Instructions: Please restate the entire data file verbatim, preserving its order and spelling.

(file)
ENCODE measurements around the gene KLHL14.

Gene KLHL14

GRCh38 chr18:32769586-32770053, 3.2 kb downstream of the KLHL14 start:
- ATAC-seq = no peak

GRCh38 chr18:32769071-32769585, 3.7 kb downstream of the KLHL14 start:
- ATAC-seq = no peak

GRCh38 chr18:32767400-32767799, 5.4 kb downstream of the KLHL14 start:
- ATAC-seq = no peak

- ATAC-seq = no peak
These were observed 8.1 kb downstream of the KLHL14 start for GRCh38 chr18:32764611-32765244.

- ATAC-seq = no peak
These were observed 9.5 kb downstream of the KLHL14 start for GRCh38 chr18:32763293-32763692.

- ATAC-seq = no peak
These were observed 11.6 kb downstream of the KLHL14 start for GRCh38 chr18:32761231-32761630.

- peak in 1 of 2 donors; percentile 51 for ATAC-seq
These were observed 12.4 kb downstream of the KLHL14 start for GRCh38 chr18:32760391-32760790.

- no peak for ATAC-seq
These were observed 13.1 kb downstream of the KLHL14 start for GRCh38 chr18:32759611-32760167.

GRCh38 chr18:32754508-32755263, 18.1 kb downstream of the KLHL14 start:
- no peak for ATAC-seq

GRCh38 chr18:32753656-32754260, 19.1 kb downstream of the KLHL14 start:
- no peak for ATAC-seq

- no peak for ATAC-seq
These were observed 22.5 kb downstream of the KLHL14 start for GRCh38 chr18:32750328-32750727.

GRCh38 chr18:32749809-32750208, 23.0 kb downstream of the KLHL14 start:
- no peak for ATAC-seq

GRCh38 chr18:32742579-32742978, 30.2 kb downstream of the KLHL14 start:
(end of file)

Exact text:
ENCODE measurements around the gene KLHL14.

Gene KLHL14

GRCh38 chr18:32769586-32770053, 3.2 kb downstream of the KLHL14 start:
- ATAC-seq = no peak

GRCh38 chr18:32769071-32769585, 3.7 kb downstream of the KLHL14 start:
- ATAC-seq = no peak

GRCh38 chr18:32767400-32767799, 5.4 kb downstream of the KLHL14 start:
- ATAC-seq = no peak

- ATAC-seq = no peak
These were observed 8.1 kb downstream of the KLHL14 start for GRCh38 chr18:32764611-32765244.

- ATAC-seq = no peak
These were observed 9.5 kb downstream of the KLHL14 start for GRCh38 chr18:32763293-32763692.

- ATAC-seq = no peak
These were observed 11.6 kb downstream of the KLHL14 start for GRCh38 chr18:32761231-32761630.

- peak in 1 of 2 donors; percentile 51 for ATAC-seq
These were observed 12.4 kb downstream of the KLHL14 start for GRCh38 chr18:32760391-32760790.

- no peak for ATAC-seq
These were observed 13.1 kb downstream of the KLHL14 start for GRCh38 chr18:32759611-32760167.

GRCh38 chr18:32754508-32755263, 18.1 kb downstream of the KLHL14 start:
- no peak for ATAC-seq

GRCh38 chr18:32753656-32754260, 19.1 kb downstream of the KLHL14 start:
- no peak for ATAC-seq

- no peak for ATAC-seq
These were observed 22.5 kb downstream of the KLHL14 start for GRCh38 chr18:32750328-32750727.

GRCh38 chr18:32749809-32750208, 23.0 kb downstream of the KLHL14 start:
- no peak for ATAC-seq

GRCh38 chr18:32742579-32742978, 30.2 kb downstream of the KLHL14 start: